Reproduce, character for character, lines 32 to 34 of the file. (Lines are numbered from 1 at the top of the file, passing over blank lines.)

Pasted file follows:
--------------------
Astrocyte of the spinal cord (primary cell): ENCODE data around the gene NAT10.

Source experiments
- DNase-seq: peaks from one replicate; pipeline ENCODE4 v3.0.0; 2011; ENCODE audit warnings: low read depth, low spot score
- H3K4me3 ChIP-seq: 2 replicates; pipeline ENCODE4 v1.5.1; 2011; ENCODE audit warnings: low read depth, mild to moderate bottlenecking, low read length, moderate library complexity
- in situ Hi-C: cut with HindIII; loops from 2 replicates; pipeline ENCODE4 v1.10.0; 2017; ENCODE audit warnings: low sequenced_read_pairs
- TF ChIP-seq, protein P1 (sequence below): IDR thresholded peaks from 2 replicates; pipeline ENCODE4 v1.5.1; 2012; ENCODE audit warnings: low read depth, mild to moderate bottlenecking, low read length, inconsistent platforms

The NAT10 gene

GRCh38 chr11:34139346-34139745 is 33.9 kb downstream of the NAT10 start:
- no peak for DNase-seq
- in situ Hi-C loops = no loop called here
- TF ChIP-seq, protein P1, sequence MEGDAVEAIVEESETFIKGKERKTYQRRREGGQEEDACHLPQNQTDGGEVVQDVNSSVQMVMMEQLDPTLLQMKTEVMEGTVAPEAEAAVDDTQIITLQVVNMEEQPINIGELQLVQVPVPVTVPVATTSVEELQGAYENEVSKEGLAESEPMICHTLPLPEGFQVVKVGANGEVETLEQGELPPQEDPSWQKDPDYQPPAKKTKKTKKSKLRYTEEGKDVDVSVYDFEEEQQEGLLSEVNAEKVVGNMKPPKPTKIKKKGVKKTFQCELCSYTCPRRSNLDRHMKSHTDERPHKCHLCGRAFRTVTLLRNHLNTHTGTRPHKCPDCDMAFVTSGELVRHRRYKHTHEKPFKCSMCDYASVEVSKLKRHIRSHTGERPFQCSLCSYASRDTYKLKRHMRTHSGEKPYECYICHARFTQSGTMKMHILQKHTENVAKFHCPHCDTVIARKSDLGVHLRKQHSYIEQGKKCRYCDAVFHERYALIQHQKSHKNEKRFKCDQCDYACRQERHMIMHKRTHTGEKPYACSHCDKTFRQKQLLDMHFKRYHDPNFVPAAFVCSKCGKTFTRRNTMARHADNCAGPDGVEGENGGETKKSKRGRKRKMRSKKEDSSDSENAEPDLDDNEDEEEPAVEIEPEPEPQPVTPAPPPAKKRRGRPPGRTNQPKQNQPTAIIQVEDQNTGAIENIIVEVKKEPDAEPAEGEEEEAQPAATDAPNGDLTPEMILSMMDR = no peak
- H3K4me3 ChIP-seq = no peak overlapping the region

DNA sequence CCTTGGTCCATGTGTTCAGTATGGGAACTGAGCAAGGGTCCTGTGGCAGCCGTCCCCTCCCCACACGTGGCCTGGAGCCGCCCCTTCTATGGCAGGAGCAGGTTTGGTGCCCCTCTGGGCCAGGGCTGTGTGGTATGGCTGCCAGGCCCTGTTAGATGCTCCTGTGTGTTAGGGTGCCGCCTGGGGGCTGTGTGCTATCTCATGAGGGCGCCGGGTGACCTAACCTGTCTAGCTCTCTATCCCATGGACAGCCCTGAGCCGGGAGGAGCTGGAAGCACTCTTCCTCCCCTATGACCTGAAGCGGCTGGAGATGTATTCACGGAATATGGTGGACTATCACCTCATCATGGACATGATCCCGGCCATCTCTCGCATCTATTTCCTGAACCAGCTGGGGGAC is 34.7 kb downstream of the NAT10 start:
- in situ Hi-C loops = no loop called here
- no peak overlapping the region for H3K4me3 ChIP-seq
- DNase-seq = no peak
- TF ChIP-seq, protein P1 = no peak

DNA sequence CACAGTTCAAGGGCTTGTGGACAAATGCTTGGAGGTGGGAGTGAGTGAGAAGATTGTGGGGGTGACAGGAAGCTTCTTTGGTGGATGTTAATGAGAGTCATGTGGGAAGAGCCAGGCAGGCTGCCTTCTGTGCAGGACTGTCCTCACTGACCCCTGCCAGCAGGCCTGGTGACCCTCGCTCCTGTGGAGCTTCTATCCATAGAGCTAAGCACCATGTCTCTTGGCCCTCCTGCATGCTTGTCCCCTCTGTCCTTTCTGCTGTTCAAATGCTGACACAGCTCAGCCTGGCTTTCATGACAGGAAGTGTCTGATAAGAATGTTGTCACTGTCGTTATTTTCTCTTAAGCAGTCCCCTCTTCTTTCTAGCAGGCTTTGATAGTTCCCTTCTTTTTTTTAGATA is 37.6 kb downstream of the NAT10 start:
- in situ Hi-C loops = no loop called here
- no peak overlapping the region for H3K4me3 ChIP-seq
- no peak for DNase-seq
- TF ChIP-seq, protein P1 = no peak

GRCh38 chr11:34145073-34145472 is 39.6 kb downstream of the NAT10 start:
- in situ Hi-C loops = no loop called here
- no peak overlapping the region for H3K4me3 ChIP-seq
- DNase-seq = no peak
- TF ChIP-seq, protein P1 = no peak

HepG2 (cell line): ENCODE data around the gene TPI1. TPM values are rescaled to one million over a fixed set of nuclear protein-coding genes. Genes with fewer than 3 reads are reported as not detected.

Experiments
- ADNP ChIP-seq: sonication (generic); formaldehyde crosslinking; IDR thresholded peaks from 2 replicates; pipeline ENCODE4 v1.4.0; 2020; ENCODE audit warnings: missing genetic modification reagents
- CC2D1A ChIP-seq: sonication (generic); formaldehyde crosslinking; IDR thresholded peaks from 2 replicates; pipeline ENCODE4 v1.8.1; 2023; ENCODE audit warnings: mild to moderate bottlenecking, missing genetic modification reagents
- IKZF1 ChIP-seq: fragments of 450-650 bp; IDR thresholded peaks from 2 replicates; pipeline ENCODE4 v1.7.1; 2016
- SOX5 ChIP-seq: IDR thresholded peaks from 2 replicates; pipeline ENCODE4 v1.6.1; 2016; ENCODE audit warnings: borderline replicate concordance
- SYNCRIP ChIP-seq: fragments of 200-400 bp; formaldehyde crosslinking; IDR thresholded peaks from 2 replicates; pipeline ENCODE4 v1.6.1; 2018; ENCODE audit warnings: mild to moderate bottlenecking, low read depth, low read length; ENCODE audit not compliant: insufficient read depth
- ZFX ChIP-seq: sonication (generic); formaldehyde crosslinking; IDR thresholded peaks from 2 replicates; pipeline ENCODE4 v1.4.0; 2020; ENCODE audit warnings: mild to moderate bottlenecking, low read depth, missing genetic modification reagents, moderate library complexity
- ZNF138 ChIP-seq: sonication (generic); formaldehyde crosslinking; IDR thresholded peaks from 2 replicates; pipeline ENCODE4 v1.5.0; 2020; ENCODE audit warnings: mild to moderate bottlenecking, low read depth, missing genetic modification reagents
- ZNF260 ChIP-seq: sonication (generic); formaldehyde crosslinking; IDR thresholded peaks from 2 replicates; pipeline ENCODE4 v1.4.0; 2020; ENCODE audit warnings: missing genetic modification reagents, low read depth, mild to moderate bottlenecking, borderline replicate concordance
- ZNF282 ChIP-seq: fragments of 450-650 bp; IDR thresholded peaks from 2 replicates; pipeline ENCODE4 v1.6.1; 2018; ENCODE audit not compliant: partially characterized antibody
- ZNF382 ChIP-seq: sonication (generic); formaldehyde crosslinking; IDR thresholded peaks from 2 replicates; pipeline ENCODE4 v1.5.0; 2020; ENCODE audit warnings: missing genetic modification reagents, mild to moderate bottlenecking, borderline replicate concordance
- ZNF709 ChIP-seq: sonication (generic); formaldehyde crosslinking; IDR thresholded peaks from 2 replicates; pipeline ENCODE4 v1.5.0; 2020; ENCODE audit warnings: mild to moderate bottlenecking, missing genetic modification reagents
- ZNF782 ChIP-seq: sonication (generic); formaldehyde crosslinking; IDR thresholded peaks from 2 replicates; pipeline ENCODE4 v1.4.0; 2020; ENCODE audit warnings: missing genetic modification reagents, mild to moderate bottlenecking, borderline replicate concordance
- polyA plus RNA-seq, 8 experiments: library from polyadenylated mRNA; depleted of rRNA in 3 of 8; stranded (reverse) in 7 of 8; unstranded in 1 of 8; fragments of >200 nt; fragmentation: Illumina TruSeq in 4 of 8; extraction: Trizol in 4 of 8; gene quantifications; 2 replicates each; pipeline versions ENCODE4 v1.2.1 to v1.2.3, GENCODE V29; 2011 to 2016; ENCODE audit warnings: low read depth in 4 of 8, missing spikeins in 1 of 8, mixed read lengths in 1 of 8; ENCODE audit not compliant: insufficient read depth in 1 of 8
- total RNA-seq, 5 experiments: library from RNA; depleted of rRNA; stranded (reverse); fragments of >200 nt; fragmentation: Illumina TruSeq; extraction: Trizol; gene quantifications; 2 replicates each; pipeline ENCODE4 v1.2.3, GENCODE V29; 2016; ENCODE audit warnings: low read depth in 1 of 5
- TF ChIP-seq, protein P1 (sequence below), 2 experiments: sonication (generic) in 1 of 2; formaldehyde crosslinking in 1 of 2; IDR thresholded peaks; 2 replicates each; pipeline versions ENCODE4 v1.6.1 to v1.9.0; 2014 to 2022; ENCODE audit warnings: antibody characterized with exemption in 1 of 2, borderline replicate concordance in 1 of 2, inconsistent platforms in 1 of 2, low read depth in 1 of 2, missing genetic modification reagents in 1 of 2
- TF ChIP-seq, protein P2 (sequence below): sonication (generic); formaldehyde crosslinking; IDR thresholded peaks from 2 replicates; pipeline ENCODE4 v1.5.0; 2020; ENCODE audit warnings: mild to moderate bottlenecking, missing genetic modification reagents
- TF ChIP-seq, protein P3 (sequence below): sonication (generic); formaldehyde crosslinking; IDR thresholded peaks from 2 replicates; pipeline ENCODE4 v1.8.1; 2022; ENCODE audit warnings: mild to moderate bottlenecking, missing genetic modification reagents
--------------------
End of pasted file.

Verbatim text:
- IKZF1 ChIP-seq: fragments of 450-650 bp; IDR thresholded peaks from 2 replicates; pipeline ENCODE4 v1.7.1; 2016
- SOX5 ChIP-seq: IDR thresholded peaks from 2 replicates; pipeline ENCODE4 v1.6.1; 2016; ENCODE audit warnings: borderline replicate concordance
- SYNCRIP ChIP-seq: fragments of 200-400 bp; formaldehyde crosslinking; IDR thresholded peaks from 2 replicates; pipeline ENCODE4 v1.6.1; 2018; ENCODE audit warnings: mild to moderate bottlenecking, low read depth, low read length; ENCODE audit not compliant: insufficient read depth